3 Good Reasons to Start an Email List

An email list gives an author a positive ROI once they’ve invested in their readers (leads). How do you invest in your leads? By providing them with good value consistently. Keep in mind, you should set the standard of how often you’ll communicate with your leads earlier on (whether it’s weekly or monthly, or only when you have a new release). If you take months to publish a new book, it’s a good idea to have an email or two in between, even if its just-here’s what I’m working on.

Low-cost marketing 

In today’s marketplace, you have to pay for everything as far as advertising goes. But building an email list is a low-cost alternative. Set up a landing page on a platform such as MailChimp or ConvertKit and offer a valuable freebie in exchange for an email address. You can also add a sign-up option in your book. People are on their smartphones all the time where there's tons of distraction i.e. social media. You want to be in someone’s Inbox where you have all their attention.

You can get feedback from your readers

If you’ve grown an email list of your ideal readers then you have something valuable. You can now ask your subscribers questions and get direct feedback.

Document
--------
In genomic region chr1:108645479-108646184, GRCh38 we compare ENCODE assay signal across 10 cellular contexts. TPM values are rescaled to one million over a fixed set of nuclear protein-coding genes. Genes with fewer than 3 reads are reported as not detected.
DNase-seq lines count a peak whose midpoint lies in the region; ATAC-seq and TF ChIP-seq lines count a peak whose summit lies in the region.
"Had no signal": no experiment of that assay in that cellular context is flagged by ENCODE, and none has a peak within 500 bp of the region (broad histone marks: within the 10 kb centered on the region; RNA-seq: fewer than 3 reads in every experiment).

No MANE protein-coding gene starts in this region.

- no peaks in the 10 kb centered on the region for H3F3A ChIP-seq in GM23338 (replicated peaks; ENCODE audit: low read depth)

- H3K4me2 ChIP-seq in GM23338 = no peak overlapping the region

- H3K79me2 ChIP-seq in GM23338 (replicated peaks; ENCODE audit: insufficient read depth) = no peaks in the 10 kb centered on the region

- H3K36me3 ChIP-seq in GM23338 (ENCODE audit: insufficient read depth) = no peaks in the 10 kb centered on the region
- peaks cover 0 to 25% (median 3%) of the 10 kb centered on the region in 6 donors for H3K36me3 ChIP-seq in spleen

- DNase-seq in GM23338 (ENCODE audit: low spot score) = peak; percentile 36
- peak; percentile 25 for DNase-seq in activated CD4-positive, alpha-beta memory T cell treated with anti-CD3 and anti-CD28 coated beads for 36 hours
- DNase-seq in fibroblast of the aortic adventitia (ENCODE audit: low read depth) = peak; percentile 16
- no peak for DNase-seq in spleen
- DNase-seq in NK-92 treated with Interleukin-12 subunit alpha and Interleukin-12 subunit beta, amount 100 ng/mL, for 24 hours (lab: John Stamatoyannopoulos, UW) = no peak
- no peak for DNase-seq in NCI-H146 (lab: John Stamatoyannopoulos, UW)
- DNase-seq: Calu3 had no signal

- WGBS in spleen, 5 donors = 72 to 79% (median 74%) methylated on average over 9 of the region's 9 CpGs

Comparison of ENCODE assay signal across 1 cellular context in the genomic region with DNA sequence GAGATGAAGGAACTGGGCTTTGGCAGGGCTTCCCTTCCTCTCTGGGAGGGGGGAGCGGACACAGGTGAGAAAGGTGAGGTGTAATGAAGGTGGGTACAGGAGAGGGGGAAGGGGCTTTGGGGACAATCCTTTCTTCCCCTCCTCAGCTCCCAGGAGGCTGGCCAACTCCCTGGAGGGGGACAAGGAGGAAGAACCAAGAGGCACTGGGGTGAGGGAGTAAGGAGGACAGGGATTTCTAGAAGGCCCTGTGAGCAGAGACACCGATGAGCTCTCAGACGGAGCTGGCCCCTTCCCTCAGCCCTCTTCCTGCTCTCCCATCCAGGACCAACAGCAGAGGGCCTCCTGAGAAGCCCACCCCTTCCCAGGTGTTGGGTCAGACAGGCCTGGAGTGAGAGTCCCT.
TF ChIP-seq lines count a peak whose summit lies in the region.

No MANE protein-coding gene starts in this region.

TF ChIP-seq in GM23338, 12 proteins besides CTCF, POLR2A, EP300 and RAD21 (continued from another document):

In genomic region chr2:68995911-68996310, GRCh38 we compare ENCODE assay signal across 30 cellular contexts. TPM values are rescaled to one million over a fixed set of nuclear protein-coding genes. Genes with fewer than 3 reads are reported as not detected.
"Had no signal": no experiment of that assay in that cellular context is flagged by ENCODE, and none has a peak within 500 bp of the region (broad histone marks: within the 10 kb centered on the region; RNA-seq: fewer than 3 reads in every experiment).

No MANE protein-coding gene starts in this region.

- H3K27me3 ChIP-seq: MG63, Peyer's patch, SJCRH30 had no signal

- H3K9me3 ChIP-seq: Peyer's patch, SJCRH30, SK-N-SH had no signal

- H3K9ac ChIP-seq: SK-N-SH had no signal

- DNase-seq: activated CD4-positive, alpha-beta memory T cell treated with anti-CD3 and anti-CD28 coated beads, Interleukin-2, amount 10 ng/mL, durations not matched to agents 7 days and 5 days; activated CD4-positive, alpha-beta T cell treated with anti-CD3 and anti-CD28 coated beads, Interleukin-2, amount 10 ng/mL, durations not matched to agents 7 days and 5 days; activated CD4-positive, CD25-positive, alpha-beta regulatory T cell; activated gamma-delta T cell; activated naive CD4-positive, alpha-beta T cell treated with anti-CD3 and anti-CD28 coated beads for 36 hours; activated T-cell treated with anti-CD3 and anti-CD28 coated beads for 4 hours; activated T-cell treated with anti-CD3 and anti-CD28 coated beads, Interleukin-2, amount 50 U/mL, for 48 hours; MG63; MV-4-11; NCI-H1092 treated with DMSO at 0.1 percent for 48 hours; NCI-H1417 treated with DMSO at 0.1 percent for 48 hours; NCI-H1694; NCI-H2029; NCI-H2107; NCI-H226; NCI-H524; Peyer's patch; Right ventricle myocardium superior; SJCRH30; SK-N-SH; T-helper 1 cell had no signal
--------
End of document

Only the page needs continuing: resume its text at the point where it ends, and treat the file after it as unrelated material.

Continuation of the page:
This feedback can be useful because it informs you of what a larger audience may want. 

Stay front and center

Staying relevant in the minds of those on your email list is another benefit. There’s a lot of competition out there, so don't let your readers forget you in between publication. Send an email about your daily writing routine, what you're working on, or what you're reading (anything those on your list might find interesting) and stay top of mind.

If you'll like more insight on the book publication process, download the list-building checklist.

 

 

 

 

Use These 3 Techniques to Improve Your Book Sales

1. Write to market

You have the best chance at succeeding as a new author if you already have a built-in platform. What do I mean by that? You have an Instagram account with hundreds or thousands of followers eagerly waiting for something you’re going to drop. Or you’re an online professional with clients who’ve been waiting for you to put your genius down on paper.